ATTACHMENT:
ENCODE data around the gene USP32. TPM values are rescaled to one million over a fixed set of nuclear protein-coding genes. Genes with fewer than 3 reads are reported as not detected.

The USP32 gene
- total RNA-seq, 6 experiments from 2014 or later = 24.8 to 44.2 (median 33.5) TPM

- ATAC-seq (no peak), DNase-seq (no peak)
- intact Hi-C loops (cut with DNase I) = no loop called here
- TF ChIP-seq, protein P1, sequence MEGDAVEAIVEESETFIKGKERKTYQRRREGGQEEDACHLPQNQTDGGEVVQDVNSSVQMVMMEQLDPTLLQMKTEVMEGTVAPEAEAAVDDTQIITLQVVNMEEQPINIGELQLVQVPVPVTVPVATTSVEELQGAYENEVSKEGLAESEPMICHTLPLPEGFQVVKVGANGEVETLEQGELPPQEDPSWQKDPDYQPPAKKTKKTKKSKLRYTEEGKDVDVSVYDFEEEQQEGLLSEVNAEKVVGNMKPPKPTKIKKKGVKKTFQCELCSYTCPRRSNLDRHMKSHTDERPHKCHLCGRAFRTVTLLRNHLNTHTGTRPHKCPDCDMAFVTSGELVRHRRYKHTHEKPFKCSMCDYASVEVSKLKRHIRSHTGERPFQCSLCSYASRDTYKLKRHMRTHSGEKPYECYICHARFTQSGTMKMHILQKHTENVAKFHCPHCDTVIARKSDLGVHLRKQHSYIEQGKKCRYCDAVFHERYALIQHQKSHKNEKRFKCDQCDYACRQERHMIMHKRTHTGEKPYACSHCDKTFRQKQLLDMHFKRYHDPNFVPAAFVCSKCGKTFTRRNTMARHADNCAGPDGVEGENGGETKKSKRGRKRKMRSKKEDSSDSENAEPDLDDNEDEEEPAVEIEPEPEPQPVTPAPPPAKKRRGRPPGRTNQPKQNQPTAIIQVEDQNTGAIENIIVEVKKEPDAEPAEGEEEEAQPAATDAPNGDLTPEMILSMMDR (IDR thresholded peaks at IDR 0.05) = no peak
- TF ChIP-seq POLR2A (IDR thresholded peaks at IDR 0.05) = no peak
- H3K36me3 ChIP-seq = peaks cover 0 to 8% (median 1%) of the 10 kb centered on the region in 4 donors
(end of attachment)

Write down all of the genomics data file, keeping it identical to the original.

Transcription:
ENCODE data around the gene USP32. TPM values are rescaled to one million over a fixed set of nuclear protein-coding genes. Genes with fewer than 3 reads are reported as not detected.

The USP32 gene
- total RNA-seq, 6 experiments from 2014 or later = 24.8 to 44.2 (median 33.5) TPM

- ATAC-seq (no peak), DNase-seq (no peak)
- intact Hi-C loops (cut with DNase I) = no loop called here
- TF ChIP-seq, protein P1, sequence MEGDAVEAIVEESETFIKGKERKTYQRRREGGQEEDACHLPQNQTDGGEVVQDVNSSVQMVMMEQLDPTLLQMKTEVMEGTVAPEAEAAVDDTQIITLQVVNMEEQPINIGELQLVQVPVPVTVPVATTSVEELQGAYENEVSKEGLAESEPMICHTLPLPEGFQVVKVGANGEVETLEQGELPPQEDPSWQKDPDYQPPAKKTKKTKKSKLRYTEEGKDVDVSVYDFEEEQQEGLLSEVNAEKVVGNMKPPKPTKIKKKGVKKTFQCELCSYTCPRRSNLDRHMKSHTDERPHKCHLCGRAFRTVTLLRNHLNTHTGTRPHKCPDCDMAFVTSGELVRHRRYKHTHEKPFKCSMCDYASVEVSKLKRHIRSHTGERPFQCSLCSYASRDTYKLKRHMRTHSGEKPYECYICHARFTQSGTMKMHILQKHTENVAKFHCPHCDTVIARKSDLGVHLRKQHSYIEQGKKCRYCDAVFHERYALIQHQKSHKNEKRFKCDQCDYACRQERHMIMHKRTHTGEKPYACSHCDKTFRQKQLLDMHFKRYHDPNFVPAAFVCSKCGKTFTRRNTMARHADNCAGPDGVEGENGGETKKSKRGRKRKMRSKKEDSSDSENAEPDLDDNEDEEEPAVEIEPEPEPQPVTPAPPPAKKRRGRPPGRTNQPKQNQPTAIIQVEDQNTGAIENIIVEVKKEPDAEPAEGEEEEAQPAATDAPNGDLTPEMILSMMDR (IDR thresholded peaks at IDR 0.05) = no peak
- TF ChIP-seq POLR2A (IDR thresholded peaks at IDR 0.05) = no peak
- H3K36me3 ChIP-seq = peaks cover 0 to 8% (median 1%) of the 10 kb centered on the region in 4 donors